Title: Interaction of dietary antioxidants in vivo: how do fruit and vegetables prevent disease?

Key words: epidemiology, cancer, clinical trials, coronary heart disease, tissues, cells, flavonoids, tocopherols,

Date: May 2001

Category: Materia medica

Type: Article

Author: Eastwood MA QJM 1999 Sep;92(9):527-30

 

Interaction of dietary antioxidants in vivo: how do fruit and vegetables prevent disease?



Epidemiological studies indicate that fruit and vegetables are health-promoting and protective against disease, particularly cardiovascular disease and cancer. Possible plant nutrients providing this protection include antioxidants and dietary fibre. Clinical trials with antioxidant supplements give inconsistent results for protection against lung cancer in smokers, invasive cervical cancer, oesophageal and gastric cancers, colorectal polyps and coronary heart disease. The antioxidants used in trials may be contributing to a more complex system. Antioxidants have differing solubilities which partition across the phases of tissues, cells and macromolecular structures: water-soluble ascorbate, glutathione and urate; lipid-soluble tocopherols and carotenoids, and intermediatory-soluble flavonoids and hydroxycinnamic acids.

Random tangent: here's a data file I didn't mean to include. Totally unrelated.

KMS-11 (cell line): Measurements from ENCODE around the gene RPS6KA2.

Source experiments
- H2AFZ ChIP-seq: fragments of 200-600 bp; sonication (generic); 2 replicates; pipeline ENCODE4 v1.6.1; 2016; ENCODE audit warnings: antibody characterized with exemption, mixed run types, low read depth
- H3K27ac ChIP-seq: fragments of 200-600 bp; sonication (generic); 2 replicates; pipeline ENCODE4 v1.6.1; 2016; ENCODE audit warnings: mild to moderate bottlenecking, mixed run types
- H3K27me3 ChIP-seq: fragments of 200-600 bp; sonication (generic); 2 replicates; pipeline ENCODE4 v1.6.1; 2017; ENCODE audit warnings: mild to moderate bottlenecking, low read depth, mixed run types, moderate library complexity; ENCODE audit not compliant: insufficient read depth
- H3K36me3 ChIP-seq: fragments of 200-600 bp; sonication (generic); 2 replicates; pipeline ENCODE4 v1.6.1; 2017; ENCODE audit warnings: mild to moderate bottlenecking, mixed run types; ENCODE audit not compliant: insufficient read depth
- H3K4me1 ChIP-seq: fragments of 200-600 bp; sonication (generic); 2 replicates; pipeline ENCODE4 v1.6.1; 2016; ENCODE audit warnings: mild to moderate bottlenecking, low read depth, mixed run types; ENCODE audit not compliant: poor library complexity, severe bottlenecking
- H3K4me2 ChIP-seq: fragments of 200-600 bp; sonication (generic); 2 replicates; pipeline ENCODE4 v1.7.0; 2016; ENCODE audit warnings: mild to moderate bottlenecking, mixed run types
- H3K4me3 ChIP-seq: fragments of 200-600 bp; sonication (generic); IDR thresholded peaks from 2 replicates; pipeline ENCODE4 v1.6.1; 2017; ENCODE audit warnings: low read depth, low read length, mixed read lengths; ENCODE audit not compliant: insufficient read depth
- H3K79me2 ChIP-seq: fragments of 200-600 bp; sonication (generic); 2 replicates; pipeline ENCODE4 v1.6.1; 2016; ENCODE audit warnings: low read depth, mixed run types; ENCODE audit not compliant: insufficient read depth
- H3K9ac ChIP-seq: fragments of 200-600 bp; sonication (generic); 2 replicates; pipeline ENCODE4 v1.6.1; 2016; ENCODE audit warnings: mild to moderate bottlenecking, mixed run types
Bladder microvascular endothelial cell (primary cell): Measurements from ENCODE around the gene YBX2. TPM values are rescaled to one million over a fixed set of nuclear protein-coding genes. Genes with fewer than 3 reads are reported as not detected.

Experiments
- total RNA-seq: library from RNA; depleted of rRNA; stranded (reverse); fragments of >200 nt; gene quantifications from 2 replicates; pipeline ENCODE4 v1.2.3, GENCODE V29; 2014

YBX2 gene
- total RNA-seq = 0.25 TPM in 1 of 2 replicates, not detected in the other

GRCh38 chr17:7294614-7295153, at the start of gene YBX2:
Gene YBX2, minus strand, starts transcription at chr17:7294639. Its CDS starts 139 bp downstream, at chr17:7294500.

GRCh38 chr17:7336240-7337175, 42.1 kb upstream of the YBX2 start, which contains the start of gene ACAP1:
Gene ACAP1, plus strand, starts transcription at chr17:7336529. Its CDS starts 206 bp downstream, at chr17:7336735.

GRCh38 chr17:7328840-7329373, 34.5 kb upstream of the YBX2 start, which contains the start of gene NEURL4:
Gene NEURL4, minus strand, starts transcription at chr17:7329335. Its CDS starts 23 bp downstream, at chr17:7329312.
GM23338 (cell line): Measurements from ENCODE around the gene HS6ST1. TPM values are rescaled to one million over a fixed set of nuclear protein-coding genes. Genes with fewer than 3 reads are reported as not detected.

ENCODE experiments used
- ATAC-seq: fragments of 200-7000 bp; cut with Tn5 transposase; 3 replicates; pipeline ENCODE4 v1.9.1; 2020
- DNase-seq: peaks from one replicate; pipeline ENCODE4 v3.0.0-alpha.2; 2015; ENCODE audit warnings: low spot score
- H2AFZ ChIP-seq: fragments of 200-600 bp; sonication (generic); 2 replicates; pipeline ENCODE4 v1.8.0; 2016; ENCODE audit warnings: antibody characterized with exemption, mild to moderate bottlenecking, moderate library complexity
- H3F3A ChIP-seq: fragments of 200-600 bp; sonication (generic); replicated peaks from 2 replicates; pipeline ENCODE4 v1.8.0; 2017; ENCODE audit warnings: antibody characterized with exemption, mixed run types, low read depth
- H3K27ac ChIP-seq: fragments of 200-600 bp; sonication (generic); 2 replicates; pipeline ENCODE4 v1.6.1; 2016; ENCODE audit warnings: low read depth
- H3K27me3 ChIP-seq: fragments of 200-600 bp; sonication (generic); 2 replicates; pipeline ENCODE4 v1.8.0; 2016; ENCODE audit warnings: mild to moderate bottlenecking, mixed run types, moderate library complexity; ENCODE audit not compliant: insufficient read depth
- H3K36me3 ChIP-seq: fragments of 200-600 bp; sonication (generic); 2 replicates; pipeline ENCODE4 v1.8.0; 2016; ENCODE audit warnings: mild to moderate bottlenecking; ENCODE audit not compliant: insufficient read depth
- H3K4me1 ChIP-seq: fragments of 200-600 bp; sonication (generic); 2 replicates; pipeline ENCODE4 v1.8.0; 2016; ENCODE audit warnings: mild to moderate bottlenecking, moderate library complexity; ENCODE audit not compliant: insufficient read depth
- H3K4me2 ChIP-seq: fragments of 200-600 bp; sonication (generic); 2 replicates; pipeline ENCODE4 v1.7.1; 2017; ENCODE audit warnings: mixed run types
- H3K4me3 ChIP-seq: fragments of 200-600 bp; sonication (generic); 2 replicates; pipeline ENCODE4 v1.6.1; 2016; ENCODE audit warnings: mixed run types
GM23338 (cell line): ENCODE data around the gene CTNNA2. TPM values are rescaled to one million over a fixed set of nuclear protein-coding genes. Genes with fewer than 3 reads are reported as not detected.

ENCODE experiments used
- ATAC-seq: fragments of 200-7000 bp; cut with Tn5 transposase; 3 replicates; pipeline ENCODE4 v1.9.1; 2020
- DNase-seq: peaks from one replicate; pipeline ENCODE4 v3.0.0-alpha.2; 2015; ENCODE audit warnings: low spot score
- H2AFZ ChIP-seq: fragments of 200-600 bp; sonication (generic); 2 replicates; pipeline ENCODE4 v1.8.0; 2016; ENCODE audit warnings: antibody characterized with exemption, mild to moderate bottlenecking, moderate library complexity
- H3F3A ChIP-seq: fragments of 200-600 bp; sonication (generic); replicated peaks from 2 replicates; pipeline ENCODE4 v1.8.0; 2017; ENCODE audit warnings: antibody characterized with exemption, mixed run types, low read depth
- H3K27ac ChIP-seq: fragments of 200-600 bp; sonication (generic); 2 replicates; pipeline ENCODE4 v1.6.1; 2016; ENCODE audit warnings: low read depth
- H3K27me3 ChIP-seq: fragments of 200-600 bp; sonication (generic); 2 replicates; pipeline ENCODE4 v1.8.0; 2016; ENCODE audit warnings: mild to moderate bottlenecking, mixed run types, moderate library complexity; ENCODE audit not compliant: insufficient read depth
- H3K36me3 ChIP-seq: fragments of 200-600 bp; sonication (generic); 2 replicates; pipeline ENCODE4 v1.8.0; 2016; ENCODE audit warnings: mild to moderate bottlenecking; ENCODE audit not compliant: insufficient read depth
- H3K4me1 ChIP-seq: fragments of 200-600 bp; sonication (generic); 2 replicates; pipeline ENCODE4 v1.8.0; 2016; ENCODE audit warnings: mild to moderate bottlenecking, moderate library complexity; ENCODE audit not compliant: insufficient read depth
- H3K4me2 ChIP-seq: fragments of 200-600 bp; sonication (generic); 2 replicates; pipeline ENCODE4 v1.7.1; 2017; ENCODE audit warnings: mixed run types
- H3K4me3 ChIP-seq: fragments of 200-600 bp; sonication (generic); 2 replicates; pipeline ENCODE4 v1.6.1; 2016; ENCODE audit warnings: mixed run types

The health protection provided by fruit and vegetables could arise through an integrated reductive environment delivered by plant antioxidants of differing solubility in each of the tissue, cellular and macromolecular phases.